If the title of HBO's brutal prison drama suggests a fairy tale, be warned that this Oz
lies on the other side of the rainbow. This gritty portrait of men behind bars is a testosterone-driven soap opera packed with murder, suicide, sadism, and savage battles for dominance in the concrete jungle.
Season 2 opens in the wake of a prison riot that shut down the experimental cell block known as "Emerald City" among the inmates, but it doesn't take long to build a whole new head of steam after prison reformer Tim McManus (Terry Kinney) reopens the unit. The drug wars pit the Italians against the blacks, the Aryan Brotherhood re-establish their campaign of intimidation, and Alvarez is pushed to desperate measures when he's ousted by the new Latino leader (Luiz Guzmán). Even more volatile than the physical brutality (this season offers up a bloody blinding and a crucifixion) is the soul-crushing psychodrama played out between vicious Aryan leader Schillinger (J.K. Simmons) and Beecher (Lee Tergeson), the meek lawyer transformed into a drug-addicted wild man by prison's predatory world and seduced by cold-blooded killer Chris Keller (Law and Order: SVU's Christopher Meloni).
Some the stories get lost in the thrilling runaway pacing, but at its best Oz's searing stories of men penned in and pushing back goes straight for the jugular and invariably draws blood.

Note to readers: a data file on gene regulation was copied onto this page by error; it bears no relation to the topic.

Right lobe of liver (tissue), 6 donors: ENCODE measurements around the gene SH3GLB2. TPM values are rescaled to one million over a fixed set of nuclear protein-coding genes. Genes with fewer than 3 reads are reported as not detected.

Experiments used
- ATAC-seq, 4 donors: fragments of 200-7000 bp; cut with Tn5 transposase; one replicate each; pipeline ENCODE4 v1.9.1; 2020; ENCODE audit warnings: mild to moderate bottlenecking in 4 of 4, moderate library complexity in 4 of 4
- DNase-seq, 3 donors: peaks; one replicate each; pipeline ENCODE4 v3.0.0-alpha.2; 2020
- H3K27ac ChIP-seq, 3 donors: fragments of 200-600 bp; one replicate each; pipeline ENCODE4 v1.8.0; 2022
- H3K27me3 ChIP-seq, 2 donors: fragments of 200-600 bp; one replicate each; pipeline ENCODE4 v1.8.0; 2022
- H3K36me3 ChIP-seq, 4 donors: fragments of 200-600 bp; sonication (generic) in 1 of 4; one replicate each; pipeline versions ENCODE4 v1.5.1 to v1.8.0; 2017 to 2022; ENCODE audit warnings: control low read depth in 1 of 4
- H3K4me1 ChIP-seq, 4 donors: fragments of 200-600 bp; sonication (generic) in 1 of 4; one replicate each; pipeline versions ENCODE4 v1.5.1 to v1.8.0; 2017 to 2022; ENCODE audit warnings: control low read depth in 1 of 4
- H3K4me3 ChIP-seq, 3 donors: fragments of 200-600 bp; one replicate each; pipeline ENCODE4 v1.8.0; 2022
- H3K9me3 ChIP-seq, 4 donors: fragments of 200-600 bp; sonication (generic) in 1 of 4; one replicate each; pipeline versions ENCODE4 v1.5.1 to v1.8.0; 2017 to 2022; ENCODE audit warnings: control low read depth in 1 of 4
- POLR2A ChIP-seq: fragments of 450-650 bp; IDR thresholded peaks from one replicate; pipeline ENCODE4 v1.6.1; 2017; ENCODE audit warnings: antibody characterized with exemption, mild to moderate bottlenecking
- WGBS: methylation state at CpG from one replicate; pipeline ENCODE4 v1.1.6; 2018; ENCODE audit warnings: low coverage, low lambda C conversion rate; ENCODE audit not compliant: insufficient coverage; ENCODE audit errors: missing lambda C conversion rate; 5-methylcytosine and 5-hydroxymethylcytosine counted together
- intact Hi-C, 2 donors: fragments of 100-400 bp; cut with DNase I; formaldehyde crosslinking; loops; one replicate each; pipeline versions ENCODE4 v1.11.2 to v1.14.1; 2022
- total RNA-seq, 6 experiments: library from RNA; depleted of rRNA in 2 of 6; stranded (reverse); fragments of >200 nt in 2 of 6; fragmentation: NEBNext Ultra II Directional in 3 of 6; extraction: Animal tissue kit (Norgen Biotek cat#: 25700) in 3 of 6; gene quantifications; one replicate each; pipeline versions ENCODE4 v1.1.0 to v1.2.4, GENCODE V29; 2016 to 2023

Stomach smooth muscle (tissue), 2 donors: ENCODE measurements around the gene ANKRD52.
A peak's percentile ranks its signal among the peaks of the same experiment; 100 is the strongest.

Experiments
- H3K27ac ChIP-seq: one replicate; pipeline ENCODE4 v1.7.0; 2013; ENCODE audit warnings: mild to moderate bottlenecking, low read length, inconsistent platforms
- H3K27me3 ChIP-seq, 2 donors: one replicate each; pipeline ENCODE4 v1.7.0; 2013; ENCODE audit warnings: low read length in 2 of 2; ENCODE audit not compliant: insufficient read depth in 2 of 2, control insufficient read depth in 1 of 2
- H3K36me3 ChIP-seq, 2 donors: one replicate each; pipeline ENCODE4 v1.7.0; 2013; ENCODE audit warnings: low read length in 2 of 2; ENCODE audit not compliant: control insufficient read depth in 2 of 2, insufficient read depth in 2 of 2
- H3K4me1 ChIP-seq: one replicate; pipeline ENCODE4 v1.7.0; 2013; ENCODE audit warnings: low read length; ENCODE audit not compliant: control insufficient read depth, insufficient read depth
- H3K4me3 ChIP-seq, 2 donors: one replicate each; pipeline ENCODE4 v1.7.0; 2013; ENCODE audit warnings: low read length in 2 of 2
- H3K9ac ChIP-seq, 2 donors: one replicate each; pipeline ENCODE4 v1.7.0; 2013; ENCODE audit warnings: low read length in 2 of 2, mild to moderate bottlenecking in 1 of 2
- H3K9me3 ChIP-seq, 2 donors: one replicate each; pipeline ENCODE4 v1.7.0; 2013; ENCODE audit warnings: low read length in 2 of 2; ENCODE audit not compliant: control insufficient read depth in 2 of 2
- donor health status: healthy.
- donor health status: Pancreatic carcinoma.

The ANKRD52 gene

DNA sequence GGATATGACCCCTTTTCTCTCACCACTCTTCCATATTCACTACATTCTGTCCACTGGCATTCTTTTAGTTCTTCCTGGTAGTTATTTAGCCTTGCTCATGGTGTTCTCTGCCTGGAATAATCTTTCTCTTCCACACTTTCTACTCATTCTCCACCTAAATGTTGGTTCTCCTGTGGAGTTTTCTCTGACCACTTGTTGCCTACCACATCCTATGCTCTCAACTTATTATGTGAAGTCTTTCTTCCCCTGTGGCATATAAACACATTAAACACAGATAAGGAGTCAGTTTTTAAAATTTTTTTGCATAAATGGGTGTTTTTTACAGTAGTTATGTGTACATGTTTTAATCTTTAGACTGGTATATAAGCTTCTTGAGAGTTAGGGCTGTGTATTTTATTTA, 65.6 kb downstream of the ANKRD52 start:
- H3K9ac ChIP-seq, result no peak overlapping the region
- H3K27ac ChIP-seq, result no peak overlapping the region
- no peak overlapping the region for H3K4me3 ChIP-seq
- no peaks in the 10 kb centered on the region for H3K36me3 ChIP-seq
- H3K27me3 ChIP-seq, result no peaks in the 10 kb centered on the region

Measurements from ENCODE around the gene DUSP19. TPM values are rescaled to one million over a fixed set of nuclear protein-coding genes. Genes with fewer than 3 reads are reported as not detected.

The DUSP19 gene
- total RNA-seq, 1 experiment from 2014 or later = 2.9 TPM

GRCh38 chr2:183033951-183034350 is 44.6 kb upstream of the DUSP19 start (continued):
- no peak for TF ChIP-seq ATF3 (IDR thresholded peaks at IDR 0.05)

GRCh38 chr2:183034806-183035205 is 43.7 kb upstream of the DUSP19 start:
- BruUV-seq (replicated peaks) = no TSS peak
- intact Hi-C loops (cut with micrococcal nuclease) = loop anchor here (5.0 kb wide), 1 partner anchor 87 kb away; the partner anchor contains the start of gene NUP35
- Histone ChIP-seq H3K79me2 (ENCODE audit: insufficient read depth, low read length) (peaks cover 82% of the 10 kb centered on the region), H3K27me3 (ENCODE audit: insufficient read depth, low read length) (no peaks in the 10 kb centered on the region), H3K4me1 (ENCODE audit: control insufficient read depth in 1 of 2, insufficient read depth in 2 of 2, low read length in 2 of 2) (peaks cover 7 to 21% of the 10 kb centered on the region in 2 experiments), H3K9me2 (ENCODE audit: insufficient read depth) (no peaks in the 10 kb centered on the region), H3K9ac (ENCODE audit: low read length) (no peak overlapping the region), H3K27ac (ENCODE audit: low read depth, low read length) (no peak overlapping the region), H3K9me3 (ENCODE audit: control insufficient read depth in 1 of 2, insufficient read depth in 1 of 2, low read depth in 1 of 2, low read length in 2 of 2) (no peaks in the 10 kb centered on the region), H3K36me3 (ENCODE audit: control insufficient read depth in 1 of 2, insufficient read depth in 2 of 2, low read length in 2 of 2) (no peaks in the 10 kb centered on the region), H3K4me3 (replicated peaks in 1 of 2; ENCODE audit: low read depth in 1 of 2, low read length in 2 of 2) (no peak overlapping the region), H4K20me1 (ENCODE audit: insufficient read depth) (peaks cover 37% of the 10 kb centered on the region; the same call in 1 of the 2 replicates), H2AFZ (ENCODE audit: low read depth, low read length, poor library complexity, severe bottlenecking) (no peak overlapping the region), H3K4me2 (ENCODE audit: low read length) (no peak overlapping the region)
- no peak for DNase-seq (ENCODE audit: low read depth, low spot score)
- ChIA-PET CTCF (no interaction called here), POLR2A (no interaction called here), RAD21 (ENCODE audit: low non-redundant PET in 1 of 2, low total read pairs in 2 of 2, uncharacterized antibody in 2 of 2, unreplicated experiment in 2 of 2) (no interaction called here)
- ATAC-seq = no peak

In addition to HBO's four-minute promotional short is an interesting featurette in which the creators and select actors discuss the show. The three-disc set also features cast and crew bios, an episode index, and episodic previews.--Sean Axmaker
If the hellhole known as Oz (a.k.a. the Emerald City) resembles actual prisons in any way, the message is clear: Stay on the right side of the law. An extensive cast of naturalistic actors animate the multiple plot lines woven together in this daring HBO original. Not for the faint of heart or those offended by raw prison patois; definitely for those who like their drama undiluted. 8 hours on 3 DVDs. Simon Says: Though definitely modern and American, Maupin also shares something with Old World giants such as Dostoyevsky and Dickens: legions of devotees who map and tour the real-life locales of his books. And all of the above authors had their work serialized in newspapers, Maupin's in the San Francisco Chronicle. Now, which way to 28 Barbary Lane?